Lowdown: Bond seeks vengeance for Casino Royale.
There's not much that can be said about the James Bond franchise that hasn't been seen, so I will say it here: the Ian Fleming books suck. That anecdote aside, the previous Bond film - Casino Royale - was a huge success; its successor, Quantum of Solace (QoS), has had a tough act to follow. I know I'm repeating virtually every QoS review written when I'm saying it failed.
QoS starts from the point Casino Royale ended. A troubled Bond is seeking to learn who is behind the death of his love subject, Vesper (or was it Vespa?). Bond and his MI6 (or is it MI5?) boss M (Judi Dench) know only that they are facing a yet unfamiliar international terrorism group that has people everywhere, including the kitchen sink. In a completely unexpected fashion for a Bond film, Daniel Craig's Bond character seeks out the baddies while travelling all over the world (with a focus on South America this time), killing a lot of them in a series of action extravaganzas.
Personally, I have found the most interesting thing about QoS being the baddie using the cover of a green organization to do bad things; sort of reminds me of the Australian government that signed the Kyoto Protocol on its first day at the office but stalled on global warming ever since and eventually came up with a revolutionary plan to reduce carbon emissions by a whopping five percent through a stupidly complicated and obviously completely ineffective system of carbon trading that would glaringly allow the big polluters to continue with their business as usual and remove any incentives others may have for taking their own initiative (because any reductions they might achieve will be offset by the big polluters polluting even more).
But enough of personal moaning. QoS is a solid action film, and like its ancestor it is very visceral. Problem is, there aren't that many other compliments to hand the film.
On the negative side, QoS is full of bullshit. True, virtually all Bond films are, but the thing is that Casino Royale had made a significant effort in the credibility department; QoS sort of goes back with its directional explosives (that is, for unexplained reasons things explode in the exact direction Bond would benefit from) or the stupidly complicated databases at MI6 headquarters that always have the information you want already on display and are mega-huge touch screen operated ala Minority Report. Come on, MI6 is a government agency; they probably use Lotus fucking Notes.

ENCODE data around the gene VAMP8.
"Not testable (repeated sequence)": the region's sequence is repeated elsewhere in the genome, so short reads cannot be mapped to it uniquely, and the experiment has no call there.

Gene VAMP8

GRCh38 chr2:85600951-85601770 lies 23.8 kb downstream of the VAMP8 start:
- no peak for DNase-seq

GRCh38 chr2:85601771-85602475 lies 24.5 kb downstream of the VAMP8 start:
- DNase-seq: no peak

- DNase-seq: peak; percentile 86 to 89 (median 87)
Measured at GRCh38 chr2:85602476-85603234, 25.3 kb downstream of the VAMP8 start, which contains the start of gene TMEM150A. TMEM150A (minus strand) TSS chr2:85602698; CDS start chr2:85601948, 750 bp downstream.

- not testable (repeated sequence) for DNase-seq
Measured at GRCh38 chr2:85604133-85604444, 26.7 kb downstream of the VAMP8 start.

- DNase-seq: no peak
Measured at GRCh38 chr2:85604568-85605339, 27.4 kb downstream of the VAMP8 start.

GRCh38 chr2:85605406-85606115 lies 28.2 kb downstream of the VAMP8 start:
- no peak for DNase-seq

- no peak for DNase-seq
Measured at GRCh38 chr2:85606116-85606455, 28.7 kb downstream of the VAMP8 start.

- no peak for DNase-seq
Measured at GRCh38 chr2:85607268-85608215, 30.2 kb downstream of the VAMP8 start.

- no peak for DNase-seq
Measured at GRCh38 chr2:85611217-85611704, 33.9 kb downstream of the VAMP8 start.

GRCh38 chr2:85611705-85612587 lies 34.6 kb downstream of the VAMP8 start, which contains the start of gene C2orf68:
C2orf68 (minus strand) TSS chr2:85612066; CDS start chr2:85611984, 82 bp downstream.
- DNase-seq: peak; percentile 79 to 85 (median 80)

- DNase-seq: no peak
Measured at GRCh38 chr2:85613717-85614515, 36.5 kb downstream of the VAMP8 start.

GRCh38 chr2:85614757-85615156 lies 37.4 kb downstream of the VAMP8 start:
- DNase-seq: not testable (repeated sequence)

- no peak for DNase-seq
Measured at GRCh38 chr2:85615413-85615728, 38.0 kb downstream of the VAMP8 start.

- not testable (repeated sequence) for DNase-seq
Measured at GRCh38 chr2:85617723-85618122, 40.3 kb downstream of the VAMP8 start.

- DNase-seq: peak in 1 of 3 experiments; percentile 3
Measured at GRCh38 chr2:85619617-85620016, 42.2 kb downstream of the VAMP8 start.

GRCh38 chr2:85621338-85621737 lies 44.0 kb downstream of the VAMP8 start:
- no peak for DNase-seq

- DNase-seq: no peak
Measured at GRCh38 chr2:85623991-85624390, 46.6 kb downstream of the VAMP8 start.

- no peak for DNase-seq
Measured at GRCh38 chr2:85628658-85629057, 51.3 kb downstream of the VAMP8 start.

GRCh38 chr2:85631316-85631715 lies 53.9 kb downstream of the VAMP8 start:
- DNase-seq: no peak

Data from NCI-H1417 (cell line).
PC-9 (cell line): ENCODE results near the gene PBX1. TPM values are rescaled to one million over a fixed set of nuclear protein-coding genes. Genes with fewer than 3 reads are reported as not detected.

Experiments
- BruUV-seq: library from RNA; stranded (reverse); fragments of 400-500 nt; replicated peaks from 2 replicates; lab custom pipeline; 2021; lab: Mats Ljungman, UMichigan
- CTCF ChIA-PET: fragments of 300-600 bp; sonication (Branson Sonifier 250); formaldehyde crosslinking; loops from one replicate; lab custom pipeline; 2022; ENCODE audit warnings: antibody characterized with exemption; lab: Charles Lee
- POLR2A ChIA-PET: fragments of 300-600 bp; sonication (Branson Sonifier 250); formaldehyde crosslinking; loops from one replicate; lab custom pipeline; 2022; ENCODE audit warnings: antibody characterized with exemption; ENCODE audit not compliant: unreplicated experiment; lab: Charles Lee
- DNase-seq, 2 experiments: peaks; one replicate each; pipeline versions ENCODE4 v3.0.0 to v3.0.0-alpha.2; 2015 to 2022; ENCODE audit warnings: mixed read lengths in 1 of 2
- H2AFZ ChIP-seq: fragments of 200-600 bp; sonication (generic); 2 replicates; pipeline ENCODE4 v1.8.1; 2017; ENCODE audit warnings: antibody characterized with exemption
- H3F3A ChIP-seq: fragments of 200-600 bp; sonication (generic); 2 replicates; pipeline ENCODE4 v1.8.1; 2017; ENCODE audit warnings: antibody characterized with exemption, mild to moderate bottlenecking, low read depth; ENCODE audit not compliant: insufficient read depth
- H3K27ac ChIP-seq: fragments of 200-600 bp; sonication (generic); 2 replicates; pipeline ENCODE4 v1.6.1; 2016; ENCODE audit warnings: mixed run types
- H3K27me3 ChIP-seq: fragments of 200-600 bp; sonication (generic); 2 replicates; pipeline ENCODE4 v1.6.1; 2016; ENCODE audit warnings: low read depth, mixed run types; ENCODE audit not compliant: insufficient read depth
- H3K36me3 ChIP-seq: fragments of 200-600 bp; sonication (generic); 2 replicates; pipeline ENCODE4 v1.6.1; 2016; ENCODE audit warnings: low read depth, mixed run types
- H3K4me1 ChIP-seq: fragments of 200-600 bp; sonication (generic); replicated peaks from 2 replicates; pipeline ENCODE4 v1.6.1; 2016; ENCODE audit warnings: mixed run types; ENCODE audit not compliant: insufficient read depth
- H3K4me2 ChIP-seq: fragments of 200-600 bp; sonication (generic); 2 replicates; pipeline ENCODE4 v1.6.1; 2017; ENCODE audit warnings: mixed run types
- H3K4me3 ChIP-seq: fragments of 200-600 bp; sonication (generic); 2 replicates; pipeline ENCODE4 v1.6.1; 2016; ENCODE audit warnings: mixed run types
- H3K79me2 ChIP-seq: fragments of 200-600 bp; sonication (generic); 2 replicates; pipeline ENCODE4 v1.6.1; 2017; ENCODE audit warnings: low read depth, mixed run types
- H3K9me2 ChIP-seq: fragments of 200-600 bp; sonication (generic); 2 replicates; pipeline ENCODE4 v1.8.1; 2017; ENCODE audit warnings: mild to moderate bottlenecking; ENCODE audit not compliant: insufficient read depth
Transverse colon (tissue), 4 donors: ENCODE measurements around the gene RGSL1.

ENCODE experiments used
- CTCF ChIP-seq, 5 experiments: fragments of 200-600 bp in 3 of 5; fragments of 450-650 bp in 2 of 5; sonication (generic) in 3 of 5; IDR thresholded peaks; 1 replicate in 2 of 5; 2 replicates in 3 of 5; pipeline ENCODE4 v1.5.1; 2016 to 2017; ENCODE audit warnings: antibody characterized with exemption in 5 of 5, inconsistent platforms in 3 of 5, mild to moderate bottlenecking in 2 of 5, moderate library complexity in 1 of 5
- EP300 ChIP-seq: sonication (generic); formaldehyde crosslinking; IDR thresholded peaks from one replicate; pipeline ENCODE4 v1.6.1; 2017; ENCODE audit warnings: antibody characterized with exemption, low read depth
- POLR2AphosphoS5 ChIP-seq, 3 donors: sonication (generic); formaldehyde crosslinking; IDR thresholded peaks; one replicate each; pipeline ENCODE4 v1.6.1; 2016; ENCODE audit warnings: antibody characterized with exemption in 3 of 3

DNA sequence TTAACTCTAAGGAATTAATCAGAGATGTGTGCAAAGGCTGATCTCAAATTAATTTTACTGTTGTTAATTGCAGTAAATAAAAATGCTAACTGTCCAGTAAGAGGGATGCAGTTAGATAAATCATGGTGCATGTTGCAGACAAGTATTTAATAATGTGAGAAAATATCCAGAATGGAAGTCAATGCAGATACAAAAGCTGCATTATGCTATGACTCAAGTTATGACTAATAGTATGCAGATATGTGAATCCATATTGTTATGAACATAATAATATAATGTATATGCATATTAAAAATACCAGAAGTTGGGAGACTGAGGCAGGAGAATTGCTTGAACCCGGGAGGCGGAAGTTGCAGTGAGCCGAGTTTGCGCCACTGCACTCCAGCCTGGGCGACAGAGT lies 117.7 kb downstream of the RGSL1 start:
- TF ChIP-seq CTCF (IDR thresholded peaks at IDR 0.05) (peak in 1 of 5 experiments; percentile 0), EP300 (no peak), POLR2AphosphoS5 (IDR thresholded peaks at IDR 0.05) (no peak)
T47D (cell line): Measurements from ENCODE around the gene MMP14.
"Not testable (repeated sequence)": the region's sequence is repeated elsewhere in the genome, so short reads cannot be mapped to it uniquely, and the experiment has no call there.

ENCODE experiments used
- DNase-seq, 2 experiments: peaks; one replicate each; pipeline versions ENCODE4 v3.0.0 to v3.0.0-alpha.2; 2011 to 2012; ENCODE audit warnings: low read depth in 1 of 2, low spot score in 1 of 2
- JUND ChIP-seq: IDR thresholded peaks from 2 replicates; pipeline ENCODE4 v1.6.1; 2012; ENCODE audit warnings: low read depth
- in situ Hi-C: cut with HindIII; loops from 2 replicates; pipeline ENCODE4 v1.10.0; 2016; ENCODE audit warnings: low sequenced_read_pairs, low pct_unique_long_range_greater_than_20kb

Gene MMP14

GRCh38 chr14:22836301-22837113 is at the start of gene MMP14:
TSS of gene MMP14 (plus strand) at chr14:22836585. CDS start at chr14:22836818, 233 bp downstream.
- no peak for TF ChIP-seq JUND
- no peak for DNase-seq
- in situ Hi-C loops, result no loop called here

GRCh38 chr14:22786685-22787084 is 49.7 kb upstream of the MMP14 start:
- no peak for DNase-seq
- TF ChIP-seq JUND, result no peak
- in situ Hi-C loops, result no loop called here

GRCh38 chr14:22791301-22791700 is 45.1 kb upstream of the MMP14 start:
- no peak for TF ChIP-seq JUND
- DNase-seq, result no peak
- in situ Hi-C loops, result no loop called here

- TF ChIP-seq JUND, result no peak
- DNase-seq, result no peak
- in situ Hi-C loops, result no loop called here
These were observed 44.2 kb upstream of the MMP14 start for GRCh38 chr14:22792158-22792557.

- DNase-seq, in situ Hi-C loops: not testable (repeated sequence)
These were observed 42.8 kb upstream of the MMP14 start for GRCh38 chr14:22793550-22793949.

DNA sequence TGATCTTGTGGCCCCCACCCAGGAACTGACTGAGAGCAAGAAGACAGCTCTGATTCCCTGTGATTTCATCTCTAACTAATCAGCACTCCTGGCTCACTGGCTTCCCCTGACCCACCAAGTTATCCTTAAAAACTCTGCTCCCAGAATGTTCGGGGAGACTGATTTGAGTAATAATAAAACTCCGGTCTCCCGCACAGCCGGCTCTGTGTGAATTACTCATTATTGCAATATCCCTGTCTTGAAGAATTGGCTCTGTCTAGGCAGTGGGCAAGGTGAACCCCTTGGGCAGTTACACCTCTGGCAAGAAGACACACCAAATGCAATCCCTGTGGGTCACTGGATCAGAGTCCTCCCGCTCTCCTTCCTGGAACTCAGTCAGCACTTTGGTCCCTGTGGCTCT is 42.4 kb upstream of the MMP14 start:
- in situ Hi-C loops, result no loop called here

In a typical modern action film style, action scenes are shot with a deliberately shaky camera hold and the editing is quick; often enough you can't really tell what took place, you only figure out what the end result was. Me? I think this sophiticated style sucks big time.
Quibbling aside, QoS biggest problem is its starting point: By starting off where Casino Royale had ended it forces the viewer to know what happened in Casino Royale. Well, excuse foolish me, but it had been a while since I have watched Casino Royale, and I haven't done my homework and refreshed my memory on its intricacies prior to watching QoS; I must be in the minority, because it seems QoS' makers are dead sure you would do exactly that. Thus I spent most of QoS wondering who the different characters I'm supposed to already know are and what their story is. Let me tell you this: it's quite annoying.
Add over-recycling (see below) and not much meaning in it all and you end up with a very forgettable film.
Recycled scene #1: During QoS' first act we have ourselves a rough encounter in an old city's streets. The way it is all done is a cross between the crane scene from Casino Royale and Bourne Ultimatum's market chase featuring alleyway terrace to terrace jumps. Whichever way you look at it, QoS is a copycat.
Recycled scene #2: Oilfinger. Bond finds his girl dead, stuffed and covered in oil.
Technical assessment: Now, I don't remember me such an aggressive soundtrack since the good old days of watching T2 on laserdisc. The DTS HD soundtrack on this Blu-ray is not only visceral, it is also very loud; in my opinion it is probably too loud, as in loud enough to sacrifice some dynamic range. Still, I like aggressiveness in the sound department and I liked this one quite a lot. The picture, by the way, is excellent too. Indeed, Bond films tend to be very good in the technical department; I should probably revisit Casino Royale on Blu-ray, because that also happens to be a good film.
Overall: Shaken and stirred. 3 out of 5 stars.